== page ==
Have you ever had a customer that you were always happy to see and were happy to see you? Your transactions always went well, were profitable and they never complained about price, paid on time or early and generally were a pleasure to work with. You probably found yourself looking for ways to make them even happier, right? This was why you started this business, right?
Then there’s the customer that complains about everything, never happy, never satisfied, complains about the price, demands discounts, pays late, and is overly demanding. Everything is a crisis and is never his fault. Your stomach tightens and you can feel the perspiration on your forehead the moment you see his number on the caller ID. It shouldn’t be this hard. It would be great if you didn’t have to deal with this customer but sales are sales and you just have to put up with it.
Wouldn’t it be great if all customers were like our best customer? How great would it be to only have to deal with the great customers? Well, maybe it’s time to fire some of those pain-in-the-neck customers and, believe me, this will be one of the hardest things you’ll ever do. We as business owners only think about that next customer, that next sale. If we take a deeper look, we may see that all customers are not created equally and, more importantly, some customers are not worth having.
We’ve all heard of the Pareto Principle, that 80% of our revenue usually comes from 20% of our customers. What if there was a way to use the Pareto Principle to really concentrate on your best customers, meet their needs efficiently and have plenty of time to think of ways to make their experience with you better. What if you could forget about all those other customers that are constantly complaining and demanding this or that taking up far too much of your time. There is – fire those customers!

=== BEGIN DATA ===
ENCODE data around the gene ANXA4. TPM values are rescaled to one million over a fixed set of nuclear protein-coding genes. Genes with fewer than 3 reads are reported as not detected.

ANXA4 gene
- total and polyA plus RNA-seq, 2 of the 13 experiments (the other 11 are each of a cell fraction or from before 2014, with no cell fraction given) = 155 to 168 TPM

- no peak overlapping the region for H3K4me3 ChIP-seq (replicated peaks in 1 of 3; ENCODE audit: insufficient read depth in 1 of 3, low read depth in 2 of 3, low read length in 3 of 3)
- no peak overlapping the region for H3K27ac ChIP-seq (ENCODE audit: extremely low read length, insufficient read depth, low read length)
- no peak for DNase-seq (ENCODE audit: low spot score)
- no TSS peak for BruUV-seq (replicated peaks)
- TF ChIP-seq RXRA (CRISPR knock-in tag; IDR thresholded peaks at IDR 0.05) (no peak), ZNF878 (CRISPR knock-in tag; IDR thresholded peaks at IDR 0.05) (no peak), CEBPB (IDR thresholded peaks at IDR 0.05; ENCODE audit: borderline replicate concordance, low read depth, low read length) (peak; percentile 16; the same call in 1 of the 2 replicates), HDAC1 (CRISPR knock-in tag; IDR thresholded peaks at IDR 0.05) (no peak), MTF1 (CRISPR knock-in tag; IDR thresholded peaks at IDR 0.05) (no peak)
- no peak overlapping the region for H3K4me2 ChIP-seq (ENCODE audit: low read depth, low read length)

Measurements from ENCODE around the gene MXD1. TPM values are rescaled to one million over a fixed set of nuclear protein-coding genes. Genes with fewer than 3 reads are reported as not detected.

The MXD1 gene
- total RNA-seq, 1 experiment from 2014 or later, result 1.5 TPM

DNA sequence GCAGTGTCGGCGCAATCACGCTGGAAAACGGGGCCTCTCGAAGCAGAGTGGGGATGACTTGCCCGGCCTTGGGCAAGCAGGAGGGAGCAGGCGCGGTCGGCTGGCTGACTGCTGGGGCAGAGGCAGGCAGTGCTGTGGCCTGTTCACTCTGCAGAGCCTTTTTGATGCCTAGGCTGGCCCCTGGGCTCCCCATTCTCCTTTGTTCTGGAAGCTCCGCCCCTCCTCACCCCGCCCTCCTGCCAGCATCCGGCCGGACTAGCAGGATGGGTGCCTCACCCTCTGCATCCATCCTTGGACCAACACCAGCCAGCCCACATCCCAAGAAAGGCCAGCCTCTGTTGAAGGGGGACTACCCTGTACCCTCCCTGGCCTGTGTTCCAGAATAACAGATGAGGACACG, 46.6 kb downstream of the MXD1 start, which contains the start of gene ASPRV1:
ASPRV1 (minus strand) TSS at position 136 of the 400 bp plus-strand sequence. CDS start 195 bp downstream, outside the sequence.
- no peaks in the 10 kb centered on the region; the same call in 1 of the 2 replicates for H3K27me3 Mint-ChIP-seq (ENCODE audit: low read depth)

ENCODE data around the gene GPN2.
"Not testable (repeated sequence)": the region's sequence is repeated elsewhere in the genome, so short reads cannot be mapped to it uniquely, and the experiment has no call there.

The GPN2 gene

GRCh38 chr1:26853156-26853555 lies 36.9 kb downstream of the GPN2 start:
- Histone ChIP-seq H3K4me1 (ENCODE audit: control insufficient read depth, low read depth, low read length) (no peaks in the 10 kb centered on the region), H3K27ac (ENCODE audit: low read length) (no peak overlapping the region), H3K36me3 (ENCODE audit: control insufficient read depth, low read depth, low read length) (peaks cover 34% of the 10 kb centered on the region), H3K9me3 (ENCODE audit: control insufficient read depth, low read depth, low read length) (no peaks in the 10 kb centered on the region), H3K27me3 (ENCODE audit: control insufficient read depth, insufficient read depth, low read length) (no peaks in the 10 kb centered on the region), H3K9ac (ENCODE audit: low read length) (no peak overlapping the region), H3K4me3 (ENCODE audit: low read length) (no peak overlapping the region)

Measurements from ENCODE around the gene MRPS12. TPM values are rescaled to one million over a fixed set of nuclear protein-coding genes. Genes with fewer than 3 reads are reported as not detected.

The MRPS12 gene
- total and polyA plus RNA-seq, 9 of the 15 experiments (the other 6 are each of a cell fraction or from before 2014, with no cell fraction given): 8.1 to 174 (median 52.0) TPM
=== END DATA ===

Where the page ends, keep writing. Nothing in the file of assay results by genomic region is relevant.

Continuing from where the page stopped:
So how do you know which are the best customers to get rid of? Try these steps to identify customers you may want to fire:
1. Copy your customer list down the first column on an Excel spreadsheet.
2. Across the top columns, list all the attributes of a great customer: profit generator, pays on time or early, orders regularly, etc.
3. In each attribute, rate the customer from 1 – 5 with 1 being worst and 5 being best. After the last column sum the row to get that customer’s score. You can then use the sort function to sort your list from best to worst by using the sum column.
Now that you’ve objectively identified your problem customers, you have to come up with a plan. Here are some strategies to think about:
• Fix what you can fix. Review each problem customer and think about all the things that cause you pain. Are there ways that this customer can be saved? What can be done to eliminate the problems? Maybe there are solutions that can be used to save the relationship.
• Be honest. You don’t want your customer bad mouthing you to other potential customers so you need to be very sensitive as you explain your decision. Tell the customer that you have worked hard to service their needs but feel they would be a better fit elsewhere. Refer them to a competitor and make the introduction for them. Follow up to make sure that the transition went well.
• Don’t look back. You’ll miss the lost revenue at first but the extra time will allow you to focus on maximizing sales from your remaining customers. The most likely outcome will be a drop in sales but usually your gross profit will hold steady.
• Look in the mirror. If you seem to continually attract the customer from hell, perhaps the problem is you. Maybe your marketing is not targeting your ideal customer. If you did the customer analysis you should know who your ideal customer is now. Test different marketing tactics to attract only that customer.
David Oetken is the Director of the Louisville Small Business Development Center. He can be reached at email@example.com.